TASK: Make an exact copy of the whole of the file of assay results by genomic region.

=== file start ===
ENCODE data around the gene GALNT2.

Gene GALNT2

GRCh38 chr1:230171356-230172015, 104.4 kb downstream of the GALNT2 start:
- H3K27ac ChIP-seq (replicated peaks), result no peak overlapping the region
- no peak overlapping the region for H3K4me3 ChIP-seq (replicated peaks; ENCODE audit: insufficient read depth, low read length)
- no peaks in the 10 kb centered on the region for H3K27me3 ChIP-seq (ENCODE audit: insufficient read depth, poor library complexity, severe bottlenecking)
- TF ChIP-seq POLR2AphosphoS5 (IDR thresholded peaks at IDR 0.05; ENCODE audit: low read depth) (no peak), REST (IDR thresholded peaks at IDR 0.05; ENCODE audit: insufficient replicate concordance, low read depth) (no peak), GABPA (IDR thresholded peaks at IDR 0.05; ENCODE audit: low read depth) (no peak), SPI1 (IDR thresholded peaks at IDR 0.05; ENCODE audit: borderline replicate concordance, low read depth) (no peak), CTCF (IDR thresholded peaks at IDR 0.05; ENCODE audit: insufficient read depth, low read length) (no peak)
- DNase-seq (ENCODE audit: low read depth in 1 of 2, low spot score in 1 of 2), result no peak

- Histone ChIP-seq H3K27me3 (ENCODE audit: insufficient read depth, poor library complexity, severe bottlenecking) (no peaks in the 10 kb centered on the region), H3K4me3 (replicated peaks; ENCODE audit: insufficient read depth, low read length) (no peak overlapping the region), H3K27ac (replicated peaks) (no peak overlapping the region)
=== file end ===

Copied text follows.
ENCODE data around the gene GALNT2.

Gene GALNT2

GRCh38 chr1:230171356-230172015, 104.4 kb downstream of the GALNT2 start:
- H3K27ac ChIP-seq (replicated peaks), result no peak overlapping the region
- no peak overlapping the region for H3K4me3 ChIP-seq (replicated peaks; ENCODE audit: insufficient read depth, low read length)
- no peaks in the 10 kb centered on the region for H3K27me3 ChIP-seq (ENCODE audit: insufficient read depth, poor library complexity, severe bottlenecking)
- TF ChIP-seq POLR2AphosphoS5 (IDR thresholded peaks at IDR 0.05; ENCODE audit: low read depth) (no peak), REST (IDR thresholded peaks at IDR 0.05; ENCODE audit: insufficient replicate concordance, low read depth) (no peak), GABPA (IDR thresholded peaks at IDR 0.05; ENCODE audit: low read depth) (no peak), SPI1 (IDR thresholded peaks at IDR 0.05; ENCODE audit: borderline replicate concordance, low read depth) (no peak), CTCF (IDR thresholded peaks at IDR 0.05; ENCODE audit: insufficient read depth, low read length) (no peak)
- DNase-seq (ENCODE audit: low read depth in 1 of 2, low spot score in 1 of 2), result no peak

- Histone ChIP-seq H3K27me3 (ENCODE audit: insufficient read depth, poor library complexity, severe bottlenecking) (no peaks in the 10 kb centered on the region), H3K4me3 (replicated peaks; ENCODE audit: insufficient read depth, low read length) (no peak overlapping the region), H3K27ac (replicated peaks) (no peak overlapping the region)